This disillusionment with Christianity led to the exploration of new religions and, eventually, Druidry. ADF's new Archdruid was raised in a Baptist parish. 

He characterized his Christian experience as "born again" before changing his religious affiliation. “The more I read, the more I knew it just wasn't true,” he says. There was more of the world than what they were letting on.” When asked what he believed the Baptists weren't teaching him, he said, "I hated the fact that I had to accept everything that was written in one book when there were more manuscripts available from that time period that disproved it or talked about other topics."

The more history I researched and the more archaeological studies I saw, the more I resented that the Baptists weren't telling me the whole story. I began purchasing and reading books. I was a member of the Psychic Book Club. This was in the 1960s, and I discovered that it was more in line with my requirements. Yet nature, the forests, and hunting have always piqued my curiosity. And I don't believe that most monotheistic religions support all of that, that embraces nature and makes your way of life a part of your religious experience. No, only a small percentage of them do.

There are a few emerging green Christian communities, but they are heretical.

The notion that Christianity was leading people astray was widespread. Ann, for example, says, "Let me tell you a little history." I grew up in the Assembly of God and the Church of God. I attended AG summer camp for three years (one of which I was one of eight candidates for "Camper of the Week"), was a member of the youth group, and began a Bible study class in the library every morning before class my junior year of high school. I initiated a lunchtime fellowship party my senior year at a new high school...

I've been baptized twice. 

When I was seven years old, I saw it for the first time. I opted to do it again at seventeen because I didn't believe I fully comprehended the gravity of baptism as an infant. Much of this is to let you know that I have "lived" the life...

I didn't just do the bare minimum... I, on the other hand, challenged and questioned. I couldn't imagine how God could condemn decent people to hell just because they had contradictory beliefs. People who were TRUELY GOOD will have to suffer because of their actions. I couldn't comprehend how He could cause people who had never heard of Him to suffer. “What about the people in the African jungles who have never heard of God?” I once asked my youth minister. “Everyone will have a chance to convert to God,” was the message I received.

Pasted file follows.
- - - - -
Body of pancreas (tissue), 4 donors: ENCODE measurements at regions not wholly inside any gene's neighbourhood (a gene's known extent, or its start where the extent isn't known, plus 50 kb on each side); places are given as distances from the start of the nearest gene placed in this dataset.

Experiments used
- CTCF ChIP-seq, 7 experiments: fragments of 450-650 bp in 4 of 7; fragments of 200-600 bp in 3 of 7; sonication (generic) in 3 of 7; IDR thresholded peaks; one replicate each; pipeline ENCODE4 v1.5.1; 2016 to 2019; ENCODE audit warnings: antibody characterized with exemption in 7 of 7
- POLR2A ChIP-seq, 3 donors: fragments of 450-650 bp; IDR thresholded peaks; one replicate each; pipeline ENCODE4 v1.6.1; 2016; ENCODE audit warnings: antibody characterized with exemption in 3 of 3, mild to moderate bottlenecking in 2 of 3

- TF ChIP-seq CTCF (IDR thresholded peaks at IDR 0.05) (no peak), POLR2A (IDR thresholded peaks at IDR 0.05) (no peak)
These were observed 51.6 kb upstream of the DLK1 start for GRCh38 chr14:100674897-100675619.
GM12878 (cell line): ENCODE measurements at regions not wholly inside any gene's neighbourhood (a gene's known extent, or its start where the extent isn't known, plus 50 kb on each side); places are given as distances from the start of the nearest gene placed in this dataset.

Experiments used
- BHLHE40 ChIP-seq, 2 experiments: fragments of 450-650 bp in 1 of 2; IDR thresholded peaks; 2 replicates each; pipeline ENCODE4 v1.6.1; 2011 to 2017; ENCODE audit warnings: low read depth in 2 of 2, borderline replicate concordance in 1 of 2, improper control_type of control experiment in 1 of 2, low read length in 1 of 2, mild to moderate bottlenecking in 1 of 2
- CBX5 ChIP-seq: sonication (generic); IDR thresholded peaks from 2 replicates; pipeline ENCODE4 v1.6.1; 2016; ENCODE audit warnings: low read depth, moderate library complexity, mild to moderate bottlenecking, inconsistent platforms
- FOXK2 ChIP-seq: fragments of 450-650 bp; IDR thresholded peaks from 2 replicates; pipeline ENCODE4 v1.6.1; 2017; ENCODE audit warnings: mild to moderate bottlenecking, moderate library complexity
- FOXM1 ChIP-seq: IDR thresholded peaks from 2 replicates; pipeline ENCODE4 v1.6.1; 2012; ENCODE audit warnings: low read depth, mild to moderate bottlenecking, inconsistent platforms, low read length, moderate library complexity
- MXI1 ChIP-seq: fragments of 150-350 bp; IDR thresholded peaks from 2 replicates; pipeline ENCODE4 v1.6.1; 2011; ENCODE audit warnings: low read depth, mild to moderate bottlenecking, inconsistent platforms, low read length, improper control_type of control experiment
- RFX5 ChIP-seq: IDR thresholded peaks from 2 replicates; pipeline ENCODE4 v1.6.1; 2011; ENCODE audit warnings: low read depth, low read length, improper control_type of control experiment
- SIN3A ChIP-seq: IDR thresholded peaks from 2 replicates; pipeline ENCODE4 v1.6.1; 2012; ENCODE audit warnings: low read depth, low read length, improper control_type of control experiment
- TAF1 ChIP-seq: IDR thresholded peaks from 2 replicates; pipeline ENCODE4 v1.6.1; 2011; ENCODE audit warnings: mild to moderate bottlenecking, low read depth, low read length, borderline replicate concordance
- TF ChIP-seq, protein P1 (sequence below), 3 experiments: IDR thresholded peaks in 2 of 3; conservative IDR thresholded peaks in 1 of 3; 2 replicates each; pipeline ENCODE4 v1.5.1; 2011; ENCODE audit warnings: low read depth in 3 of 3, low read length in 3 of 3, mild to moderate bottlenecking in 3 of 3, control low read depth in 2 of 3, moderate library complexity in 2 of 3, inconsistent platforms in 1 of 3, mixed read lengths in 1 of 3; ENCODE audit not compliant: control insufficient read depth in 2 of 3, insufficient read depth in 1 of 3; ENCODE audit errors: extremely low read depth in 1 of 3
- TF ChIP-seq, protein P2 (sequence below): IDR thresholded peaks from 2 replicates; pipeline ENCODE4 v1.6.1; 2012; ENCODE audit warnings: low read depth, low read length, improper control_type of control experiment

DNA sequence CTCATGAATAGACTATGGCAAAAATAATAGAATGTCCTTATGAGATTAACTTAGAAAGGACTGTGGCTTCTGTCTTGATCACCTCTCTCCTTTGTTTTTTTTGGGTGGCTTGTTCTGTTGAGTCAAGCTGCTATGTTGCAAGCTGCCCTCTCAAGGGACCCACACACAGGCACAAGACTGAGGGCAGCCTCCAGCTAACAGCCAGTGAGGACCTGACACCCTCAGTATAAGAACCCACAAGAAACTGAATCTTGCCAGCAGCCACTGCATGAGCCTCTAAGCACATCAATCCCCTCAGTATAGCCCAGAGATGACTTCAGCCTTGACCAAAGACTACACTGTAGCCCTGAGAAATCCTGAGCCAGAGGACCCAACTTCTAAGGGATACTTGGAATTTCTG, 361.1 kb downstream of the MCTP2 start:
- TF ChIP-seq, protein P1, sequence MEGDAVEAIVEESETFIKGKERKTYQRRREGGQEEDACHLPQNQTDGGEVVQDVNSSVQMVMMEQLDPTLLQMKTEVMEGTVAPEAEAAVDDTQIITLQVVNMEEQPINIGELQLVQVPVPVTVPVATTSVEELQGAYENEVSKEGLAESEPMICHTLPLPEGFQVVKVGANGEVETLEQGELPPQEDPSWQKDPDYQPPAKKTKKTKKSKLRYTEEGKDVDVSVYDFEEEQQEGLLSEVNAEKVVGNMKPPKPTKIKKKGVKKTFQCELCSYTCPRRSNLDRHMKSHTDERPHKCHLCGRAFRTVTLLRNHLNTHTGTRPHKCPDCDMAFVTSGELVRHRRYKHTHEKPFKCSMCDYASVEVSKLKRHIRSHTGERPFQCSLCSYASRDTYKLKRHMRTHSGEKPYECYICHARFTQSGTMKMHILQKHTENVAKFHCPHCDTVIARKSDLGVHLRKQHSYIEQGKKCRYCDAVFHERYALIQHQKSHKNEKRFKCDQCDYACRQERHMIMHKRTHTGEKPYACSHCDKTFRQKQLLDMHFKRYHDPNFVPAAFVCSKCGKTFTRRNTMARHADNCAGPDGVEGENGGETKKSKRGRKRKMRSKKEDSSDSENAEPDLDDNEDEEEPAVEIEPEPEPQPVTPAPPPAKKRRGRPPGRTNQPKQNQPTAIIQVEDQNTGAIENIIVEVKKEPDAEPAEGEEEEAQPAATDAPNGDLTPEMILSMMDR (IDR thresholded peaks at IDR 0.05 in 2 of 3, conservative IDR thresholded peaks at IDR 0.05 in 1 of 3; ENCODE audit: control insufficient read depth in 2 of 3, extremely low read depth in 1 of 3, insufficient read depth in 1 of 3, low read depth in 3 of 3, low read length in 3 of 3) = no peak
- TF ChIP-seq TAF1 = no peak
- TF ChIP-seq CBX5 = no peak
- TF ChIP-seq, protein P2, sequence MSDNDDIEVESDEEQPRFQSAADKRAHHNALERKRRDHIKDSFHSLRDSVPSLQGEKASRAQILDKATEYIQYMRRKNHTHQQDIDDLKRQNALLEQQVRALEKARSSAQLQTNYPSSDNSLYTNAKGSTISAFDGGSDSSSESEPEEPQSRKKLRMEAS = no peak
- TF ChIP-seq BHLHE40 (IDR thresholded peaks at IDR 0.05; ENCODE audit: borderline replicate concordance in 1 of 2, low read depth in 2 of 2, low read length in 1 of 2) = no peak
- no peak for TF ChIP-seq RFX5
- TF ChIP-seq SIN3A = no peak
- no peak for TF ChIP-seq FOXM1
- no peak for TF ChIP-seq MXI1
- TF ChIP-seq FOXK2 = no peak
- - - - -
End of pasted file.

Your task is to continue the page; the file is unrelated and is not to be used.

Anyway, as I grew older, more and more things didn't sit well with me. THEN I met my husband, who happened to be a devout Catholic. That was a “no no” in my household when I was growing up. Catholics will be damned as well. This was still perplexing to me. My dear husband's family was made up of some of the nicest, most beautiful people I'd ever meet...

I kept on to these convictions for years after we were together... but I was divided. “Because the Bible says so,” was my typical response to questions posed by others or by myself. Yet I was also torn. It didn't feel seem good... I then took a comparative religion class eight years ago. This was the catalyst for things to get moving. Later, I began to read a portion of the Tao te Ching. I'm speechless!

Many people had beliefs that were somewhat close to those of Jesus. Many of these, though, occurred before his day. And, oh, how many common “creation” myths there are!!! Anyway, one thing led to another, and I came to call this place home. I don't consider myself to be a druid. I joined ADF and RavenWood to learn and be with those who value ALL life as sacred.

The belief that Christianity was unsatisfying or that it misled people by depriving them of other religious experiences and expressions also prompted a conversion to Druidry, either from another religious practice or specifically from Christianity.

 Individuals clearly faced suffering because of a struggle between what they viewed as the ideal and the truth of religion, as Lofland and Stark explained it. Before affiliating with the current faith wave, there was a certain amount of latent friction due to religious deprivation.